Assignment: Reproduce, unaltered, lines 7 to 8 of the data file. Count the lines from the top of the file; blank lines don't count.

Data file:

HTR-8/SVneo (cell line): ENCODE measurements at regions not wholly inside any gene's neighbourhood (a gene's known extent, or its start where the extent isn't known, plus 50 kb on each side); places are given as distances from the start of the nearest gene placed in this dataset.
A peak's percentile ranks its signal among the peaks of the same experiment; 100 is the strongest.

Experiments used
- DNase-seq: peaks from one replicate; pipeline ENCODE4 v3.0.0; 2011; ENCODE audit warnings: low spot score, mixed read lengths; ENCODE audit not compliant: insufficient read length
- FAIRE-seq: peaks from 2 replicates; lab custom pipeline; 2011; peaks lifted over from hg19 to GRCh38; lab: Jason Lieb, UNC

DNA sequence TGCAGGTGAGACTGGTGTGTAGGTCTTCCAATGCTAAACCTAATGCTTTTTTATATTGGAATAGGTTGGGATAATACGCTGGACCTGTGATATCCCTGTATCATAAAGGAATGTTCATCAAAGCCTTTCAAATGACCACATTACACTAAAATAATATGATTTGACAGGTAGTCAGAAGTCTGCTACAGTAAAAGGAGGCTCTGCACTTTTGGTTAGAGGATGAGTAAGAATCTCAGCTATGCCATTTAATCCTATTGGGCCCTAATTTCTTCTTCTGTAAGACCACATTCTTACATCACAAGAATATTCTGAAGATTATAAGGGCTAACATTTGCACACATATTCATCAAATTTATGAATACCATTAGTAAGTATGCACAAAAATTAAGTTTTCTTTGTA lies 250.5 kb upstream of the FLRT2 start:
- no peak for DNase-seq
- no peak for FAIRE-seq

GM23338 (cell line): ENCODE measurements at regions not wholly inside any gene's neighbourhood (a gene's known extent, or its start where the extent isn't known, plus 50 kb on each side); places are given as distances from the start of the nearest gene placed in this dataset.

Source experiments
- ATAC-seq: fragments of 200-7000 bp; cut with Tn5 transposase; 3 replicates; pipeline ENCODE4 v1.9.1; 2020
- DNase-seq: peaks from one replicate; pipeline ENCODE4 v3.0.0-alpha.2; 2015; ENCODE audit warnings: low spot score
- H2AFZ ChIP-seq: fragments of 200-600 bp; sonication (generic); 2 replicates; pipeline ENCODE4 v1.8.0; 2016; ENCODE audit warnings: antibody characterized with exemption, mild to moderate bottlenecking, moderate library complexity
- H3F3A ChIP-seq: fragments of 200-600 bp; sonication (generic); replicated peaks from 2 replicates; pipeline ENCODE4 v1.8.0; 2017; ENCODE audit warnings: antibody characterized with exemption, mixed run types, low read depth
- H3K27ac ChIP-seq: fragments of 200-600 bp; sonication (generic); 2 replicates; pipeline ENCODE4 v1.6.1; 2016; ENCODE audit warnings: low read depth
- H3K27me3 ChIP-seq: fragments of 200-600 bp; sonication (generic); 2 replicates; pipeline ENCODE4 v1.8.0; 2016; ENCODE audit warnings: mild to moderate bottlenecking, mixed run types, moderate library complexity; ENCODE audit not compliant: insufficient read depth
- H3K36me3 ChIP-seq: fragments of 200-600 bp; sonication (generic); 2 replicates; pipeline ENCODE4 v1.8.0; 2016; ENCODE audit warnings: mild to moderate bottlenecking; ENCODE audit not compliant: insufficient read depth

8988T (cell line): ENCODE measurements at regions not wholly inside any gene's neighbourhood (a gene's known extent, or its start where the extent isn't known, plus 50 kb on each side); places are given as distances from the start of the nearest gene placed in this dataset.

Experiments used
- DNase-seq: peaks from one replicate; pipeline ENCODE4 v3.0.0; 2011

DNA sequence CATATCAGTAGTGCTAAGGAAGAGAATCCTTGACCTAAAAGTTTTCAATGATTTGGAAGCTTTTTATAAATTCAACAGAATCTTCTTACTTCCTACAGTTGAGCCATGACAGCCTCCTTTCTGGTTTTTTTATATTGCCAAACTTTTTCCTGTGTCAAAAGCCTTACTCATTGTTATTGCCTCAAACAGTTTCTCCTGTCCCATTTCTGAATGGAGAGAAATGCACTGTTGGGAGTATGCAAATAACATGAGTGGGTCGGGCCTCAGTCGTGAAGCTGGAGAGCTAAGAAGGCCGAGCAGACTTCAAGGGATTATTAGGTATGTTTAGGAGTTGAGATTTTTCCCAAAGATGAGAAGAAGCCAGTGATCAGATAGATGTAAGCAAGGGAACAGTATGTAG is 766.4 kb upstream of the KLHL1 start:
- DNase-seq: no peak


- no peak for DNase-seq
- no peak for FAIRE-seq